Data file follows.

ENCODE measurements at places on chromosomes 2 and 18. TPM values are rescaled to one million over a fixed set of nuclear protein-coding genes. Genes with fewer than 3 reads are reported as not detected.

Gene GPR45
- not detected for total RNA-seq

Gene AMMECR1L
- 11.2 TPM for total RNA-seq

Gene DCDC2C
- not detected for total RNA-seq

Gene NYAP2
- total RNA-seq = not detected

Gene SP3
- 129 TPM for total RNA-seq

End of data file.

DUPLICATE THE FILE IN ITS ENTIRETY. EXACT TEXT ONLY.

ENCODE measurements at places on chromosomes 2 and 18. TPM values are rescaled to one million over a fixed set of nuclear protein-coding genes. Genes with fewer than 3 reads are reported as not detected.

Gene GPR45
- not detected for total RNA-seq

Gene AMMECR1L
- 11.2 TPM for total RNA-seq

Gene DCDC2C
- not detected for total RNA-seq

Gene NYAP2
- total RNA-seq = not detected

Gene SP3
- 129 TPM for total RNA-seq